HomeForumsProgress ReviewStudying Riffs using GP6 Sections

This topic contains 1 reply, has 2 voices, and was last updated by  MotleyCrue81 2 months, 3 weeks ago.

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  • #22160


    Sarah has a cool new streaming video site with metalriffs.com, I dunno how many of you have checked it out. The streaming lesson up there right now from Metal Riffology is a lesson about connecting riffs together in a way that sounds good.

    Anyway I happened to spend 5 hrs tonight ( 🙁 ) revisiting and transcribing the riff part of a song I am learning. It has riffy phrases that connect the chord progressions. It’s useful to try to understand the riffs in terms of repeating blocks. Just like Sarah’s Riffology explains. Also recently I have been jamming with some other guitarists and we are teaching each other the songs we know. I guess I could say, I’m doing most of the song teaching because one of the guitarists doesn’t know the names of the chords he’s playing, or the song forms, so, he can’t explain how his go. 🙁 I’ve developed kind of a terminology for explaining songs on the fly, like I’m starting to recognize riff-structure-things which act as turnarounds after a chord progression, or “part A” vs “part B”, which sections repeat so I can give them names, stuff like that. Then when we are playing together, I can call out those terms and have them follow along more quickly. I think I also remember songs a lot better if I break them down into these pieces that connect up. This was really a big problem for me when trying to learn songs in the past.

    So if I put this song I’m learning into GP6 like this, using GP6 sections, it starts to look like a form.

    Enough explaining, here’s the result:


    To me that looks a whole lot more understandable than the typical tab format. It uses song section labels and alternate endings. Super easy to see what is played repeatedly and what changes. (Some of the newer metal method lesson exercises also use alternate endings.)

    For this same song, the typical online tab is like this (note alternate tuning):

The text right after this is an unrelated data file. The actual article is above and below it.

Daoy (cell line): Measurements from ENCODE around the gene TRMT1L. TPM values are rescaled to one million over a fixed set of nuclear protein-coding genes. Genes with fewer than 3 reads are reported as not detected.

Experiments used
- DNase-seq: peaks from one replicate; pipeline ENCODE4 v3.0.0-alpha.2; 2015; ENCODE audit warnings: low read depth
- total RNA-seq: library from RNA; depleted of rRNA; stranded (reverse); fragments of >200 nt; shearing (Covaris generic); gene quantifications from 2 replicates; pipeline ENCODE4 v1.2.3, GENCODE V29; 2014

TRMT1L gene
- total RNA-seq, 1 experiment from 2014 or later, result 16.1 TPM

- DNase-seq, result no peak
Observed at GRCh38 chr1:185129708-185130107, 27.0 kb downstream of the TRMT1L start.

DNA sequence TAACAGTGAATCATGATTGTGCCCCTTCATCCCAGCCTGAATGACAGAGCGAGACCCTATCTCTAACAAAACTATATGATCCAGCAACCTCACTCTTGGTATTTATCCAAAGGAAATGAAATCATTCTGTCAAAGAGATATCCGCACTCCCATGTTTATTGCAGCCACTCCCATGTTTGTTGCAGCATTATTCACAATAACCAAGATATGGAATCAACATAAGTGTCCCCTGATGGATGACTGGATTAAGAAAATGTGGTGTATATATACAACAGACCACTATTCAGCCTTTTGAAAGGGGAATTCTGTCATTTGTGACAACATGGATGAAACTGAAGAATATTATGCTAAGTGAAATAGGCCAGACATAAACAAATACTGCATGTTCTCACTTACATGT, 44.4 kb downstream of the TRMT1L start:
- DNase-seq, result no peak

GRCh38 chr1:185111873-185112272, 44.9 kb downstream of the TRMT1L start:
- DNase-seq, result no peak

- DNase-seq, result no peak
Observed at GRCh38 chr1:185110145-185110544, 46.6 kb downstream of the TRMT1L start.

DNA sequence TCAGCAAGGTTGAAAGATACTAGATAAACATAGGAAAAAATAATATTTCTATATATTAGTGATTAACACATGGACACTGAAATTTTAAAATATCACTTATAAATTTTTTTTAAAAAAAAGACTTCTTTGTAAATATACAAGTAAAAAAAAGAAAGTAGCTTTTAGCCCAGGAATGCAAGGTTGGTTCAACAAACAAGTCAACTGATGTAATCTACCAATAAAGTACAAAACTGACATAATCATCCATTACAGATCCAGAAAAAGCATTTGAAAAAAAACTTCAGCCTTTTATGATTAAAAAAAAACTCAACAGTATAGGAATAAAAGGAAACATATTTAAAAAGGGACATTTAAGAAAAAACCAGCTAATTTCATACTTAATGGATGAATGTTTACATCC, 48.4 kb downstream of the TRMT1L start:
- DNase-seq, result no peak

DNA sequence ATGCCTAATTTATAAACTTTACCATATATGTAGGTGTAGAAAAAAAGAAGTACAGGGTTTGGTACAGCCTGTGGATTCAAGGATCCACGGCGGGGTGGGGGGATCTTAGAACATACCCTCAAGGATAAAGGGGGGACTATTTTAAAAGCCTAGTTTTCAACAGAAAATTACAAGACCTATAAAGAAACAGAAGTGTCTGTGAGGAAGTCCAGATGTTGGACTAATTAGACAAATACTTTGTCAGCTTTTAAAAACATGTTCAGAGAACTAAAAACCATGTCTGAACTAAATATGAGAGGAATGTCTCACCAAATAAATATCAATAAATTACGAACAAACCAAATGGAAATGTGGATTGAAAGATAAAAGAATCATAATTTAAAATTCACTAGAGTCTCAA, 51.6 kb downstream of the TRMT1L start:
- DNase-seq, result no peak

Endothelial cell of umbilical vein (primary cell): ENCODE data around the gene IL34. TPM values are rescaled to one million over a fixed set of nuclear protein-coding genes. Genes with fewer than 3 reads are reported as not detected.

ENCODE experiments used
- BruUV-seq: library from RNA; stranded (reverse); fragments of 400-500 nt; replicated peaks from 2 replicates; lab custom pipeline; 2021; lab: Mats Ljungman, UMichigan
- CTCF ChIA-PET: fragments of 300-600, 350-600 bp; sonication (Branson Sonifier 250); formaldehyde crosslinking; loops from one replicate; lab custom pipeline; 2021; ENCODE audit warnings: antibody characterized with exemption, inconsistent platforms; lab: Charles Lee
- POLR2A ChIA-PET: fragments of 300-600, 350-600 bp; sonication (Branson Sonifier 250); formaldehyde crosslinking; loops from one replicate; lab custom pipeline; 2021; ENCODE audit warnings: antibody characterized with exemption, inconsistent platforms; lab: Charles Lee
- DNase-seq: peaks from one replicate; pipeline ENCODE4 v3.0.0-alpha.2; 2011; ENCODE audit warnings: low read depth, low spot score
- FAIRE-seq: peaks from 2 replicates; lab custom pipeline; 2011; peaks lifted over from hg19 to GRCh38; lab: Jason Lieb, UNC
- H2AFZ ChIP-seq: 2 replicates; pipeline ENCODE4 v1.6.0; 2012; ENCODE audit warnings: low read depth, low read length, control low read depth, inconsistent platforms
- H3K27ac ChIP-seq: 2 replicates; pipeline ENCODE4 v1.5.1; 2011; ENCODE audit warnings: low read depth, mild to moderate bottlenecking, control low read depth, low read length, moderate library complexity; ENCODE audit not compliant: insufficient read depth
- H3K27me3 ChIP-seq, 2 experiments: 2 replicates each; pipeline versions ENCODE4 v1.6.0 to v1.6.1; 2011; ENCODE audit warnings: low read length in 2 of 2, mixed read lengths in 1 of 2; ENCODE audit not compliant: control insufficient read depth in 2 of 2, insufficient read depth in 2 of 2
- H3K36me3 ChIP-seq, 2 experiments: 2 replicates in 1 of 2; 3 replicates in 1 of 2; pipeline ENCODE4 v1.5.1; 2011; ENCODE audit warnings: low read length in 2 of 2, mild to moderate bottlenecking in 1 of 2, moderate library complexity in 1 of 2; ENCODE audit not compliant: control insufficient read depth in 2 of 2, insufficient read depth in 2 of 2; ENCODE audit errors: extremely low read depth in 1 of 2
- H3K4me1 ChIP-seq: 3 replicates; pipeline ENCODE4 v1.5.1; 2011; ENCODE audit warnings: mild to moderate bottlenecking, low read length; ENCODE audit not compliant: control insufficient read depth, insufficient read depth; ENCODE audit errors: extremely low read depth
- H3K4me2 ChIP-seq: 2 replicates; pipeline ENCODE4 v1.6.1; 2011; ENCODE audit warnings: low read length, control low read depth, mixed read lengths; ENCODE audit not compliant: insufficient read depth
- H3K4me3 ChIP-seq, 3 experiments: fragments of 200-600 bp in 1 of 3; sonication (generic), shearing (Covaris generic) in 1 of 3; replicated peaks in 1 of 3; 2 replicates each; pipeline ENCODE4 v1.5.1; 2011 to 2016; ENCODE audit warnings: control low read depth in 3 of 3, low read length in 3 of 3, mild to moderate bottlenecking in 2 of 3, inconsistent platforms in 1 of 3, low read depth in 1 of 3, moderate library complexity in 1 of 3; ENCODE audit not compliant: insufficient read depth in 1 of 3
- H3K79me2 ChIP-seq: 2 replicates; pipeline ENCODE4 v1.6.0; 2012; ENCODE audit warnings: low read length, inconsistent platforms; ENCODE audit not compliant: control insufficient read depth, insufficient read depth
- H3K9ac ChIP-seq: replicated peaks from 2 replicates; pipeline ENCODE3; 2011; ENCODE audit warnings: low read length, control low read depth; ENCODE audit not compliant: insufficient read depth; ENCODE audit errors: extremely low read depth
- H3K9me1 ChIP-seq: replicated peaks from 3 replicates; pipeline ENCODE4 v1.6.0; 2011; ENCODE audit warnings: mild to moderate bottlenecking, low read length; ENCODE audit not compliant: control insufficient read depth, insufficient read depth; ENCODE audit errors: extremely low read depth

A tab like that, to me, just does not have any structure, I find it really hard to follow, in terms of “knowing the song”. Sure I could play it 100x and get it down but would I really know “how does it go?”, I don’t think so. Which is exactly why the guitarist I am jamming with now, will say things like: “oh the chorus? uhhmmm.. I don’t know how it goes, let me play again from the beginning, that’s the only way I know how to explain it.” Unfortunately altho I make some cool song charts for myself for all the songs I play now, I’ve found it impossible to get the musicians i’ve been playing with to look at them or practice with them, so, I dont bother sharing them anymore, which is a bummer.

    Now listen to the song (these riffs are in the guitar intro).. see which style of tab makes more sense when trying to follow along by ear and by tab..

    Halestorm – Freak Like Me [Official Video] – YouTube

    So I think GP6 sections and alt endings are pretty cool to use in tab. Maybe someday the online tab sites will be able to structure tabs in different “views” like typical long form, or with sections and repeats, or etc.

    I'm an intermediate student of Metal Method. I play seitannic heavy metal. All Kale Seitan! The glutens will be eaten with relish!
    And on the Seventh Day, Mustaine said: ∇ ⨯ E = - ∂B / ∂t ; and there was Thrash; and it had a ♭3; and it was good.

    1. Halestorm-Freak-Like-Me-Intro-Turnaround-Riff-Std-Tuning.jpg

    2. Halestorm-Freak-Like-Me-Intro-Turnaround-Riff-Songsterr.png

  • #22165


    Thinking in chunks instead of notes or chords definitely makes things a lot easier. When I started out I’d pay attention to each bar maybe, learning songs was hard because of remembering. Just getting the pieces down and having chunks to work like you said made things super simple I figured out after s while.

    Bring hair metal back!

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